Introduction

Progress that matters

As awareness of environmental challenges continues to mount, both private and government players increasingly recognize that a sustainable, climate-resilient approach to global trade is key. To address these challenges, Solidaridad’s global network worked with over 632,000 farmers, miners and workers to adopt good practices - beating our own targets by reaching 20,000 more people than we’d aimed to. We also helped to improve the income of 235,000 producers by engaging stakeholders within 334 projects. Together our partners and experts brought nearly a million hectares of land under climate-smart management practices.

Highlights of 2018

  • AQUACULTURE

    Our focus is to realize the potential of aquaculture to support more resilient coastal communities. In Bangladesh, the SaFal food security programme worked with more than 8,000 shrimp farmers in 2018 to cumulatively supporting 37,000 farmers. The programme aims to increase competitiveness in production and supply of quality aquaculture products to domestic and export markets. We initiated a new project in India supporting 2000 shrimp farmers to develop good practices, as well as policy support to engage with EU importers.

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  • COCOA

    Across our cocoa programmes we helped improve farmer-level productivity. For example, in Liberia, farmers planted 382,000 hybrid cocoa seedlings on newly established farms translating to 45,000 hectares of land. In Cote d’Ivoire, we supported the set up of 393 Village Savings and Loans Associations with a membership of 8,150 (94% women). The aim is to empower women, develop a savings culture and facilitate access to affordable finance for women cocoa farmers in Cote d’Ivoire.

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  • Coffee

    2018 was a year of consolidation, exchange and influence for our coffee programme. We launched a major initiative in East Africa to transform 15,000 coffee farmers’ production systems in Kenya, Uganda and Tanzania by 2021, ran an exchange for our global coffee teams in Colombia and Peru to enhance our climate-smart coffee technical package, and launched the 2018’s Coffee Barometer with more than 100 industry leaders as part of the World of Coffee event in Europe.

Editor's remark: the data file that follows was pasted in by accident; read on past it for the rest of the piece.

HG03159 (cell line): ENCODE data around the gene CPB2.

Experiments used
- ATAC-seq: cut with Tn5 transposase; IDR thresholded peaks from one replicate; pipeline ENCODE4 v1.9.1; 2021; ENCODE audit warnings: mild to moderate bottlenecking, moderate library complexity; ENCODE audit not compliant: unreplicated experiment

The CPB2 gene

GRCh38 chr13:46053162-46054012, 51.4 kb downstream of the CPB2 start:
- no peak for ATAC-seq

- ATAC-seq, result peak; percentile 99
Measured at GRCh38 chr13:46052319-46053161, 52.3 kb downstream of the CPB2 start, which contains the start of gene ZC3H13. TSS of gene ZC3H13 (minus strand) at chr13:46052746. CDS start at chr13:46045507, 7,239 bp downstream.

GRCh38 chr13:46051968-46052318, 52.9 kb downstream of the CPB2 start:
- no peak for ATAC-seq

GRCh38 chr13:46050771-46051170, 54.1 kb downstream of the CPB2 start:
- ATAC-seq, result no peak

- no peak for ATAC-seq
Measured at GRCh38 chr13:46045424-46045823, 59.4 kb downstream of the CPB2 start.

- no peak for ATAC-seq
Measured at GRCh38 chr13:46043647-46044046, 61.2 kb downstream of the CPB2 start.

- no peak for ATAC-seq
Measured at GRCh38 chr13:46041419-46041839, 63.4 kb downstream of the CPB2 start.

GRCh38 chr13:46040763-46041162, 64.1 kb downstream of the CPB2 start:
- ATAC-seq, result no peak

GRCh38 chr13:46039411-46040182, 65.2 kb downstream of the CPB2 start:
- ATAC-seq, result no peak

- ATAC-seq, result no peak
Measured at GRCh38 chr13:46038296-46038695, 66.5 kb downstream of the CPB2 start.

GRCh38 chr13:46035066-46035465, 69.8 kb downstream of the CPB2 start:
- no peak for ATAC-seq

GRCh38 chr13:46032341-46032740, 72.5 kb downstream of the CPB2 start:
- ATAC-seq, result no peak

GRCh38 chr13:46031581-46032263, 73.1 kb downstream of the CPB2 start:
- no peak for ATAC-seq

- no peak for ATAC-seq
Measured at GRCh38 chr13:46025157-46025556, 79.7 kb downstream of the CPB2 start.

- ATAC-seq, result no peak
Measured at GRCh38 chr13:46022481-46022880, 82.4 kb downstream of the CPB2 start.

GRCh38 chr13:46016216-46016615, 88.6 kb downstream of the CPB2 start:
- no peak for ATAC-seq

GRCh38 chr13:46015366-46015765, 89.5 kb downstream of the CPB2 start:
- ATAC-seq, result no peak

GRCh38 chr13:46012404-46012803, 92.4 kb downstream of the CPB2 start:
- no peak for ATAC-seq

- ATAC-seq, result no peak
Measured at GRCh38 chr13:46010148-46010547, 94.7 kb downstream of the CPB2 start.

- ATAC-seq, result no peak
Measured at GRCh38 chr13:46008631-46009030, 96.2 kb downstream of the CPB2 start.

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  • Cotton

    We established two organic cotton and water programmes in India’s Maharashtra state, aiming to reach 30,000 farmers. Cotton production accounts for 54% of total pesticides used in Indian agriculture, causing immense ecological and human hazards. In Brazil, we continued to support smallholder cotton production in semi-arid conditions. Six of seven pilot farmers who switched to irrigated production recorded increases in productivity of 155% on average, with peaks of +643% per hectare.

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  • Dairy

    Commissioned by the World Bank, Solidaridad developed a holistic vision to create a competitive and climate-smart dairy sector in East Africa by increasing integration within the value chain. In line with this vision, we worked with more than 23,000 farmers in Bangladesh to offer support in business development. We also worked with private partners to develop a programme for medium-sized dairy farms in Myanmar, as well as launching a dairy innovation programme in Tanzania.

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  • Fruit & Vegetables

    In Asia, the SaFaL programme supported almost 18,000 farmers (52% women) and market actors to achieve greater productivity through the adoption of sustainable technologies in production and post-harvest management. In Africa, we commissioned an agricultural status report in Zambia to gain a greater understanding of the fruit and vegetable sectors in-country. And Ecuador adopted the Banana Occupational Health and Safety manual developed by Solidaridad, which will impact the integrity, safety and well-being of 220,000 banana workers.

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  • Gold

    In Bolivia, we supported the National Network of Female Miners, building up leadership and advocacy capacity in over 200 female miners. In East and Central Africa, we undertook an economic, social and governance assessment of the mines participating in our projects to identify capacity gaps and design mine improvement plans. In West Africa, we participated in policy engagement with the multi-sectoral mining integrated project in gender, capacity building and re-categorization of mines in Ghana.

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  • Livestock